Sunday, 24 April 2011

Network management issues

I want to know what’s going on on my network – what do I do? Well this seemingly simple question has a complicated answer, which is historical and all to do with the separate worlds of the mainframes and everyone else coming together to give us our current complicated environment. Just to summarize, mainframes used SNA and VTAM to communicate and everyone else used TCP/IP. Sometime in the 1990s, all this came together. In addition, we now  have people on iPads and smartphones using our networks – in fact, we can have people on iPads and smartphones controlling our networks!

So, in terms of software, what are our choices for network management?

IBM has Tivoli OMEGAMON XE for mainframe networks, which allows you to monitor VTAM and TCP/IP networks and identify problems within those networks.

CA has its CA NetMaster Network Management for TCP IP and CA NetMaster Network Management for SNA products, which allow users to “proactively manage” their network. And there are a number of other more specialized products including CA NSM NetMaster Option, which lets you “manage your mainframe networks from CA Unicenter Network and Systems Management”.

SDS has Vital Signs for IP and Vital Signs for VTAM, which are both monitoring software.

William Data Systems has a whole range of products including ZEN OSA MONITOR for OSA performance monitoring and management, ZEN IP MONITOR (IMPLEX) for IP performance monitoring and management, ZEN EE MONITOR (FERRET) for APPN/HPR and EE monitoring and management, ZEN TRACE and SOLVE (EXIGENCE) for network problem determination, ZEN FTP CONTROL (FTPALERT) for audited FTP monitoring and management, ZEN EE SECURITY (APIAS) for secure EE deployment across any network, and ZEN AUTOMATION for automating network and operational tasks.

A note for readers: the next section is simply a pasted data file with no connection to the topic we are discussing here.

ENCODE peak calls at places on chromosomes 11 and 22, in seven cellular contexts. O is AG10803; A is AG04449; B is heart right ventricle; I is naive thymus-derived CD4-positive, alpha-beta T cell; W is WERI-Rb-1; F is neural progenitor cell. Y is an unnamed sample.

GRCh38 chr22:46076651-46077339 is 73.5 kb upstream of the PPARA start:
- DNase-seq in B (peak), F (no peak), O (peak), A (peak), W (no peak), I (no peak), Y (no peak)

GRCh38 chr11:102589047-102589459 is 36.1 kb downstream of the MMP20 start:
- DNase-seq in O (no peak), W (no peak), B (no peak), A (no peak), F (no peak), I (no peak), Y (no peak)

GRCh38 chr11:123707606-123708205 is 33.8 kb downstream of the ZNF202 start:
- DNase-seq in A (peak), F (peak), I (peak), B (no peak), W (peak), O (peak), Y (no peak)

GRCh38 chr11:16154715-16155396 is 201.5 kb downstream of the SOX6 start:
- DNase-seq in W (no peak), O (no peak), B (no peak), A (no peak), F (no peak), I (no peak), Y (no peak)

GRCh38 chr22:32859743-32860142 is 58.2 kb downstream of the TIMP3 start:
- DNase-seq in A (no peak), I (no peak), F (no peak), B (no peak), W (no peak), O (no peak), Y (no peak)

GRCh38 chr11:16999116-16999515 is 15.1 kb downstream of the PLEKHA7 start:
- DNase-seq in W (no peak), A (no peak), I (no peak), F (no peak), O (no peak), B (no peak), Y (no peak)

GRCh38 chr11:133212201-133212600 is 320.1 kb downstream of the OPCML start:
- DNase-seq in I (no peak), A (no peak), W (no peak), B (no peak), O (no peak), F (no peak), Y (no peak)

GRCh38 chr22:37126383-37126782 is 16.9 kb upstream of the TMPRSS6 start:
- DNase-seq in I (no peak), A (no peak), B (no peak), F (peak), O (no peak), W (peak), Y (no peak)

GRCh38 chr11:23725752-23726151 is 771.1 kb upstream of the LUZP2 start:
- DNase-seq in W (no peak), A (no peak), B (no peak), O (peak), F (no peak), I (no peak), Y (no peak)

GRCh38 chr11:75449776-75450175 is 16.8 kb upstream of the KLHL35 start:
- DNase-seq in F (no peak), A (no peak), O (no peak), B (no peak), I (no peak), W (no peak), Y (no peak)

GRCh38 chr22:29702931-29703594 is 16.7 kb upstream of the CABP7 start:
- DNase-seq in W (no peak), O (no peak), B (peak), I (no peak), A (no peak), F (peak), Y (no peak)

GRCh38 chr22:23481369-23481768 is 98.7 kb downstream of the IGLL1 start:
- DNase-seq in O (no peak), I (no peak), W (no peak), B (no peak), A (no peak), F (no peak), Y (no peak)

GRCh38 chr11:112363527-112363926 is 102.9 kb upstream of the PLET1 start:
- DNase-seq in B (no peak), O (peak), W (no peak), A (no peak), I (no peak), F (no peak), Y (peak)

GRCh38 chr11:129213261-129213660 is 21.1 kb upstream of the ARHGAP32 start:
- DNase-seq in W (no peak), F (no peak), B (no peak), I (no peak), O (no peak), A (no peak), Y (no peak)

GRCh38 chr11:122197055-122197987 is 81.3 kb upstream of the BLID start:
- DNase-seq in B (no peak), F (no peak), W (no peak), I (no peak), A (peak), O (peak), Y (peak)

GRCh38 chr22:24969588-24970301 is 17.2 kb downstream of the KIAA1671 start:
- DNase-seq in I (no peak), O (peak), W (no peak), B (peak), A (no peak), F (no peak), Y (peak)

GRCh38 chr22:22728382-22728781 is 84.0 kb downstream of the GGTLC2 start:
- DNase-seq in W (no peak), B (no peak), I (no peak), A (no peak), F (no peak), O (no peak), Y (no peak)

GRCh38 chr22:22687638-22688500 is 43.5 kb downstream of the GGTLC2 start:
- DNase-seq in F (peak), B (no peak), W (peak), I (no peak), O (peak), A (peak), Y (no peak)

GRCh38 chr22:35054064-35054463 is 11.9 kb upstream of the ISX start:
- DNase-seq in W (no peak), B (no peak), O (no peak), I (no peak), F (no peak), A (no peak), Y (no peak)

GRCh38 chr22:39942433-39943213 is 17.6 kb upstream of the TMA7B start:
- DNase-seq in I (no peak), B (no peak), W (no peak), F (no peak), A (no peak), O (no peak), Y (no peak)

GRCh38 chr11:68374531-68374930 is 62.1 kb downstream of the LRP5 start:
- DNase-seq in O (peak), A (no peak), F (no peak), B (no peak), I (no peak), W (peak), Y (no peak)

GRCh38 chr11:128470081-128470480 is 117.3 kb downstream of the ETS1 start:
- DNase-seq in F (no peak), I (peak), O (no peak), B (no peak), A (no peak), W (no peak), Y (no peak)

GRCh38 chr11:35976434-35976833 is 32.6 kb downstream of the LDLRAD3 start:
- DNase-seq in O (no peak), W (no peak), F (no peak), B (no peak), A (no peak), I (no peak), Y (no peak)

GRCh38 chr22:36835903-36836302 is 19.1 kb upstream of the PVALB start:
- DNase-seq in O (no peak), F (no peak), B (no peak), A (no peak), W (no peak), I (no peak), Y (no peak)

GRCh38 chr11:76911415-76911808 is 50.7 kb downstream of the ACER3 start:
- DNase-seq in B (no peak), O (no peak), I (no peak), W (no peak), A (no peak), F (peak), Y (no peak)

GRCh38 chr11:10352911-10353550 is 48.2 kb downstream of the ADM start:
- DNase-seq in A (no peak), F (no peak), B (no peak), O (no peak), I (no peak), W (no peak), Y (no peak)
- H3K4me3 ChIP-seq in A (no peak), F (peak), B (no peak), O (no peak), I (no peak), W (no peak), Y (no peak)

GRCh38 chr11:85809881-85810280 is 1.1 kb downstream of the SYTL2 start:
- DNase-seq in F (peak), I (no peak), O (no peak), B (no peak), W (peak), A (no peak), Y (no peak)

In fact, William Data Systems has just release Version 4.7 of ZEN TRACE and SOLVE, which includes more customer-suggested z/OS network tracing and solution capabilities to help busy z/OS network support people do more in less time – they claim.

If you are plagued by mainframe network issues, you may well be interested in the new features they’ve incorporated into ZEN TRACE and SOLVE V4.7, including:
  • The new “Peek” function, which provides in-flight viewing of active IP traces. This means that it is now possible to view an active trace while it is still running, tracking its progress ‘in-flight', and then stopping it when the condition being sought in the trace is detected. This can save considerable CPU costs and user time.
  • Traces originally captured in OSAENTA, libpcap, or Sniffer format can now be imported into ZTS. This can make network problem solving both faster and easier.
  • As well as being able to accept commands from the operator console, ZEN TRACE and SOLVE now adds the ability to issue any commands (including ZTS commands) from JCL. When combined with the capabilities provided by the new import features, this enables different trace formats to be automatically imported into ZTS for analysis. This greatly simplifies the whole network problem solving process.
  • Tracing of IPv6 is now faster and easier with the provision of improved Flow display text descriptions for recognizable packet contents, as well as the capability to search using IPv6 format addresses.